FAangband – FAangband is in Tolkien’s world set in the late First Age hence the FA. It features a wilderness, multiple towns and multiple dungeons. The are also three big bad foozles you need to kill this time around.
The biggest difference is that it tries to take away everything that was not in the First Age. So there are no Rings of Power, Saruman, Witch-king, ect. The author has replaced them with other unique weapons and, I would believe, monsters to battle.
Steamband – This is one of the few betas I’ll be listing here for one simple reason, it’s steampunk! There are too few steampunk games out there and finding this just made my day. Between the Cthulhu inspired angband and this one I’m kicking myself now for not searching through these variants earlier. I ignored angband because truth be told I’m a little tired of Middle Earth.
Unfortunately I don’t think this is updated anymore since the last update was in 2007, but from the forum threads I read on it it is quite playable and fun. There are quite a few races and nationalities you can choose from. You have the realworld African, American, Arabic, etc. nationalities, but you also have brownies, ghosts, old one (please be a reference to cthulhu), trolls, etc. There are two additional races that you won’t find in other angbands or even roguelikes for that matter. Those are automaton and steam-mecha.
There aren’t as many classes as there are races, but who really cares about a class when you can play as a steam-mecha. A few of the classes are adventurer, engineer, medium and of course rogue. They had to throw at least one cookie cutter class in there.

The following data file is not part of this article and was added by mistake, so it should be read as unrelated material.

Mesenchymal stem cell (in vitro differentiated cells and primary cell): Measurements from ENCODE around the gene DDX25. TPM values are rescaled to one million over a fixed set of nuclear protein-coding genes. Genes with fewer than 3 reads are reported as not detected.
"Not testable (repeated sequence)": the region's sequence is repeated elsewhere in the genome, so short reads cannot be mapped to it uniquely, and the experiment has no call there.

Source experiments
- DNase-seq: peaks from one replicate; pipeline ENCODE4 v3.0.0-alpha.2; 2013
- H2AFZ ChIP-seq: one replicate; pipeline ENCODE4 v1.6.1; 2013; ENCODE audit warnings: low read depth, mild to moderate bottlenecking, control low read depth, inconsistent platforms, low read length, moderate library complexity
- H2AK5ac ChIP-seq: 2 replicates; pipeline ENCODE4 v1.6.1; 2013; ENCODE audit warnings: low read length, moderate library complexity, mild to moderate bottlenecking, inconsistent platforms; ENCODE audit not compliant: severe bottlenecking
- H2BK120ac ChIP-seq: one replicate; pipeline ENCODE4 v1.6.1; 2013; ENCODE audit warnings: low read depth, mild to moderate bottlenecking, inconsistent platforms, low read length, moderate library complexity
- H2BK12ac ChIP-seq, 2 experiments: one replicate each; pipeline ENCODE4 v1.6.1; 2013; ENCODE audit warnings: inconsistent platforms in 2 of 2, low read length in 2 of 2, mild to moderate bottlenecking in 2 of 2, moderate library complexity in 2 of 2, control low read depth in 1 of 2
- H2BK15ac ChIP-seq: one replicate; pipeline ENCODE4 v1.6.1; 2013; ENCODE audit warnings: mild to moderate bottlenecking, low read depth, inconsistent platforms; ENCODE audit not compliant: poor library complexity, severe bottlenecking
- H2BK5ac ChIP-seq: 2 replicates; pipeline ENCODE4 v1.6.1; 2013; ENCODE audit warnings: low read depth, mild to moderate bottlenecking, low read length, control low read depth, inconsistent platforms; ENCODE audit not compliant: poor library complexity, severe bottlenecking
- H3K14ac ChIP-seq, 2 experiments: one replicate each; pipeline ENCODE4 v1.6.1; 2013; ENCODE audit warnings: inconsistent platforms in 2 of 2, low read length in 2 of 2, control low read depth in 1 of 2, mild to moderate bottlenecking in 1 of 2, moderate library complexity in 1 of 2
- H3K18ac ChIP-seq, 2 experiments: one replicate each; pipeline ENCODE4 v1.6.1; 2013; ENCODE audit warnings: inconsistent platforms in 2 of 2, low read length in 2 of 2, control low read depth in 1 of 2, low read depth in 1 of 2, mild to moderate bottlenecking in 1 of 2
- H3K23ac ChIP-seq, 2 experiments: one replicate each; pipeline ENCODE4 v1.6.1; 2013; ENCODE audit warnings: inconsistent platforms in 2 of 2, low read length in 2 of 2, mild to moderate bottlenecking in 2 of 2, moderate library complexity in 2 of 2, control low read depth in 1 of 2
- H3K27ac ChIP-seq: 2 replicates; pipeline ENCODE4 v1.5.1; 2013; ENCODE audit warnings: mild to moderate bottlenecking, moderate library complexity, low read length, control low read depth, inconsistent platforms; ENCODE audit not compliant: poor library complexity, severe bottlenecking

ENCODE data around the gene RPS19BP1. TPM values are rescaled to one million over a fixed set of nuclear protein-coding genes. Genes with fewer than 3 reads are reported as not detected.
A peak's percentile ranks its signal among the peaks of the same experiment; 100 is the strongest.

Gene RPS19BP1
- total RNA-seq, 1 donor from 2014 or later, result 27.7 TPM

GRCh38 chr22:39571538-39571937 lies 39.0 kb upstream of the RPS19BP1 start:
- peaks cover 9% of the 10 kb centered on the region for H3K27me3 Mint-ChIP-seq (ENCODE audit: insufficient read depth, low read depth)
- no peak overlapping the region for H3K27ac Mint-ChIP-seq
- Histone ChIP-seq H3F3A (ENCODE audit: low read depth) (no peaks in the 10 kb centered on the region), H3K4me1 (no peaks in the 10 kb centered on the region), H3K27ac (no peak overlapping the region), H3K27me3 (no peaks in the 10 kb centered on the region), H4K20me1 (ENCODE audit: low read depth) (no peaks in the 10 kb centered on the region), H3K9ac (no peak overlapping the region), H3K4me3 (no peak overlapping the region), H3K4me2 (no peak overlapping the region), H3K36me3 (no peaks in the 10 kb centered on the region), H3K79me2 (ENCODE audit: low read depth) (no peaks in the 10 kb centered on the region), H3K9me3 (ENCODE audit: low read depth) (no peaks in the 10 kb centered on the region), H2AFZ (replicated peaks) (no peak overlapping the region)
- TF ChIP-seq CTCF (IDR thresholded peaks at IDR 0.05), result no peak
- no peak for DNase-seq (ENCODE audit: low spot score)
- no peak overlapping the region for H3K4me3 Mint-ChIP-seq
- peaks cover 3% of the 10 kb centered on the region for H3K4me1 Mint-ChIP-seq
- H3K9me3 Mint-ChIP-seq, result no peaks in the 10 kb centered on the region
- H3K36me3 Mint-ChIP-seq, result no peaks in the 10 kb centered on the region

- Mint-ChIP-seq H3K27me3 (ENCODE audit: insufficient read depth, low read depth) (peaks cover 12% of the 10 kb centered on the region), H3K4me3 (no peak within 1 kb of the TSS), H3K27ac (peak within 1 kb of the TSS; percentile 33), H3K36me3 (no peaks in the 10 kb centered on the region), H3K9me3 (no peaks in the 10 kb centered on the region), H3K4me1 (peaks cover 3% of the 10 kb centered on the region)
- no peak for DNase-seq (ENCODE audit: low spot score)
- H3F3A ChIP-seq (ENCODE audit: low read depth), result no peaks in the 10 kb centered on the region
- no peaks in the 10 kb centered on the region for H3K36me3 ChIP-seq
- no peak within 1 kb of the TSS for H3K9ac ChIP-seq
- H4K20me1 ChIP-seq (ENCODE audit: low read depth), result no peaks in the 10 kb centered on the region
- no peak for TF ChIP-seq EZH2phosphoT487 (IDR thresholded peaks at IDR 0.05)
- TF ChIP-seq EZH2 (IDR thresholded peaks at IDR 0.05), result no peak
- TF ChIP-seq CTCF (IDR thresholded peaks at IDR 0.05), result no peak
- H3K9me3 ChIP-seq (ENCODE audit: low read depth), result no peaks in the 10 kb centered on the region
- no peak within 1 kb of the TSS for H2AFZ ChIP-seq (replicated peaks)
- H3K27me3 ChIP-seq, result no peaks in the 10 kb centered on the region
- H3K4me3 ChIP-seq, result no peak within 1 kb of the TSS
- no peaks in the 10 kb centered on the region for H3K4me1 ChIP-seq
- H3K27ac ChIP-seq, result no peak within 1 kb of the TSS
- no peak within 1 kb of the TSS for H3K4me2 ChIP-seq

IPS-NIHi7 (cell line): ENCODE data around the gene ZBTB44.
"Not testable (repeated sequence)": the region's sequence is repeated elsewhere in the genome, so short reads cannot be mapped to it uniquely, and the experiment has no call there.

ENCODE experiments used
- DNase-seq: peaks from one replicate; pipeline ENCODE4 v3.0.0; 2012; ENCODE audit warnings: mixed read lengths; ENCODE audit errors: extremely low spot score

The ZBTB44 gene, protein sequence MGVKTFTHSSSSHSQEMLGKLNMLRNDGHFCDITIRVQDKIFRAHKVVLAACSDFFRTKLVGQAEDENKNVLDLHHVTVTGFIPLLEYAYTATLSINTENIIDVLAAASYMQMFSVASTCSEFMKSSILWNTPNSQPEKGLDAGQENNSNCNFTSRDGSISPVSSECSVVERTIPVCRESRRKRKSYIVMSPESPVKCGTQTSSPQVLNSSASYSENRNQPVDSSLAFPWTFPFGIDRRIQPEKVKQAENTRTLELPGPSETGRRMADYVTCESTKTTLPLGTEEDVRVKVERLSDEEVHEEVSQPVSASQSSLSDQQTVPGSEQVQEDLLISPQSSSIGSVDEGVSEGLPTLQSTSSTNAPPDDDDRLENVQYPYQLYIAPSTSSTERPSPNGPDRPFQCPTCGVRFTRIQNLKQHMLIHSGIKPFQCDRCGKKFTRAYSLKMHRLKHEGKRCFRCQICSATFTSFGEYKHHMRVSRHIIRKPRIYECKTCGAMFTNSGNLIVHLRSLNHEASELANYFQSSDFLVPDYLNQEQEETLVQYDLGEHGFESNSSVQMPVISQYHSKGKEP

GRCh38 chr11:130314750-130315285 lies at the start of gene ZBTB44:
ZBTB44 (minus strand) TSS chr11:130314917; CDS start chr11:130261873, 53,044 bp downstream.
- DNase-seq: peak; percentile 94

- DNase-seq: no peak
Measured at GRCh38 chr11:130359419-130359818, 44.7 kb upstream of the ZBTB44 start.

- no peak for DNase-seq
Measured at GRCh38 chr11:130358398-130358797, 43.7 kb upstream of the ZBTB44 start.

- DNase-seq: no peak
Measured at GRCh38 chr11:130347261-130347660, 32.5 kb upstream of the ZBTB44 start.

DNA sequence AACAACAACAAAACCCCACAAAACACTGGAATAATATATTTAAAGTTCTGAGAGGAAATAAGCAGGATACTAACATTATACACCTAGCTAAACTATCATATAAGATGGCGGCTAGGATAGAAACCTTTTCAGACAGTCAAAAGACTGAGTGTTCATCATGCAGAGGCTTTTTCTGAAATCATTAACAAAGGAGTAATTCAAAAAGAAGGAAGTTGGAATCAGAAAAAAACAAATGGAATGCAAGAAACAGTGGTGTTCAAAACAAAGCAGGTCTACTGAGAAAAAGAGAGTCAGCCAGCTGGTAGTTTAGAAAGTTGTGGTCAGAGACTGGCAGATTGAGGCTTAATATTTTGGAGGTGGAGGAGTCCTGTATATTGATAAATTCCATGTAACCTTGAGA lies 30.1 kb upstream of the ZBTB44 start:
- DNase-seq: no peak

Gumband – Replaces Amber elements of Zangband with those of Michael Moorcock’s Eternal Champion books. A few other changes are increased damage from magical effects, some of the dungeon generation, added in monster vulnerabilities and a few other rebalances.
There doesn’t seem to be a homepage, but you can get it here.
Hengband – A Japanese variant to Zangband. There is not really that much information on it, but the description over at angband.ook.cz seemed to love it calling it highly original with some impressive interface developments. I guess I’ll have to check this out if I want to get any details on it other than a huge list of changes from the homepage.
I’ll wrap it up here for now. This article is taking on mammoth proportions and I’ve just got started. In the next post expect more variants on Angband and Nethack plus other roguelike not based around those two games.
Filed Under: Free Games, Guest Posts, Roguelikes - Comments: 8 Comments to Read